Tree whiz! 

Published 12:24 pm Friday, December 10, 2021

 

O Tannenbaum, O Tannenbaum,

How lovely are thy branches,

O Tannenbaum, O Tannenbaum,

To buy, I must sell my ranches!

 

Actually, ranch, not ranches. If I owned multiple farms, I’d not be griping about the price of Christmas trees this year but Jumpin’ Jehoshaphat (who, actually, remained quite still in Godly obedience), the prices are insane this year!

 

Look, I get it. That massive, ‘once in a millennium’ heat dome that squatted over the Pacific Northwest for 3 weeks, sending temperatures soaring, unabated, well into the triple digits, not only was responsible for the death of 1,400 people, but fried entire crops of fir trees. And on this coast, as these trees take approximately 8 years to mature, farmers had grown less during the last recession and then after over-planting had a glut of unsold product so planted less once again. Combine the cost of fuel and delivery, and there stood Aunty Pam, shaking her head with Uncle Paul, open mouthed at the tag that read $70.00 for each of the row of 4 footers at a local garden center. The 6 foot trees were $120.00.

 

And if you’re considering giving up and buying an artificial tree, those are higher as well, if not still stuck on container ships.

 

There are going to be countless families who simply cannot afford such an indulgence or feel forced to make the choice between a tree and gifts, or turkey dinner. But there is hope, especially if one is willing not to have the obligatory Fraser fir. There are ‘cut your own’ tree farms that blanket the Carolinas like a green quilt and indeed Paul and I did this upon spending our very first Christmas here when we arrived too late to buy a pre-cut one. Heady with festive spirit we found a tree farm less than a half mile from where we live and Paul felt rather Bunyan-ish sawing away. He felt less Bunyan-ish  when, as he backed up to admire his handiwork, he stepped into a pile that we, to this day, can only assume was canine in nature but not a dog, and clearly had ingested Gainsburgers and a Fanta orange, owing to the color. Despite wiping off his shoe as best he could in the grass, we had to drive back home with all the windows open, including the driver’s door, out of which he stuck his leg because the odor had given us both the dry heaves.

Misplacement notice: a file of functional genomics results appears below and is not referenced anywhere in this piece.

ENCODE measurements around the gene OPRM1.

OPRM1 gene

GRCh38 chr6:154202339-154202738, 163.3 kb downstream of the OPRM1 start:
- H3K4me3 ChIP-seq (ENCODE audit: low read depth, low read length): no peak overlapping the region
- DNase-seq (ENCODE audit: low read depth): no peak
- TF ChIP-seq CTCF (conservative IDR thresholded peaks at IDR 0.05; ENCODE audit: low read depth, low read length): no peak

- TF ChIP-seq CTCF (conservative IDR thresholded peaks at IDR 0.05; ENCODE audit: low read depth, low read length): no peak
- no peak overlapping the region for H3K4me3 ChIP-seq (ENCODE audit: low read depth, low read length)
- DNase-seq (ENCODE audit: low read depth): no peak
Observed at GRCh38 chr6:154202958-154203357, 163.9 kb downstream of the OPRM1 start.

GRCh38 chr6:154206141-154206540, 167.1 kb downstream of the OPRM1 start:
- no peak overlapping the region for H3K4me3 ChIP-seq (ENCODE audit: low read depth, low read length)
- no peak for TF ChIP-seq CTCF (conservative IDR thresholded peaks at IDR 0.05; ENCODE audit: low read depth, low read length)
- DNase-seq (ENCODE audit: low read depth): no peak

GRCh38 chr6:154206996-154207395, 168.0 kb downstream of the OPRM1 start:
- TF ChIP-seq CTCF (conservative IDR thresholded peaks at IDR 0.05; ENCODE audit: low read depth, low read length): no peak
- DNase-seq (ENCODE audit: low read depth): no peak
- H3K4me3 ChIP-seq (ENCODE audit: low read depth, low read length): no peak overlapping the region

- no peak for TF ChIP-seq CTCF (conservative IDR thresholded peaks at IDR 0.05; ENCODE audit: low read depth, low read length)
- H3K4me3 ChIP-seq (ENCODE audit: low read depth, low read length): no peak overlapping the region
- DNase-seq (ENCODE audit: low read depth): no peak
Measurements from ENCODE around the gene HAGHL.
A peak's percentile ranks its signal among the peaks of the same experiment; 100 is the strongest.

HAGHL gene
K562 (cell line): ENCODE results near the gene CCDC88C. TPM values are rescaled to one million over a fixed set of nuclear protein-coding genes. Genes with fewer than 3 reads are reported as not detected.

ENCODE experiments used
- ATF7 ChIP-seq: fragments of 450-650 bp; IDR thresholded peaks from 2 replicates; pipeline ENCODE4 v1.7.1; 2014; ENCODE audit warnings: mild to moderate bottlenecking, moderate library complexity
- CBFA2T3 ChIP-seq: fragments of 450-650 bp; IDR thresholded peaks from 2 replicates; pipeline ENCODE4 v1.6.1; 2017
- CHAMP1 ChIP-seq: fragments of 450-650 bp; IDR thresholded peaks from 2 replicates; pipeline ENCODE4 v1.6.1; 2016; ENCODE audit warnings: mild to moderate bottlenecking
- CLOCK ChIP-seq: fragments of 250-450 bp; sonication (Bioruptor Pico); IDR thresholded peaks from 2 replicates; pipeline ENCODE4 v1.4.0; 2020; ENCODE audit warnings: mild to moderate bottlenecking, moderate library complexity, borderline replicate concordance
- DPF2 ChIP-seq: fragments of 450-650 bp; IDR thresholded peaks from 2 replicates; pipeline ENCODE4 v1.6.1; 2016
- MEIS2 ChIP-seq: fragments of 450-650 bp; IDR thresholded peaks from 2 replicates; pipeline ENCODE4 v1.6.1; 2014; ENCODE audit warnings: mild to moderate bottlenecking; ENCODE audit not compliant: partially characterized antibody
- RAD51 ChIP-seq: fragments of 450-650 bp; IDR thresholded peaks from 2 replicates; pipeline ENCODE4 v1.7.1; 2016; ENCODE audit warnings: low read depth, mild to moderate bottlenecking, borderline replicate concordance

He later burned the shoe.

 

But for families, this can become a lovely day out, perhaps a tradition. If you go to the google machine, a few strokes at the keyboard will find you a wealth from which to choose from Maggie Valley, to Waxhaw, in North Carolina, and south of the border: Columbia, Hartsville, Irmo…but get going, STAT, because they are selling out.

 

And should the worst case scenario happen and you find you have arrived too late, well, if you know anyone who lives on anything more than a wooded acre, they will tell you that cedars pop up prolifically— to be exact, often along fence lines, thanks to birds. I have a friend who walks into nearby woods each year and cuts down a cedar as it reminds him of his childhood. They grow like weeds and I can testify to having them sprout all over the woods behind our house and barn.

 

It may not be exactly what you want but as an elderly neighbor used to like to say, “It’ll do.”

 

But so will a fox or coyote, so be careful backing up.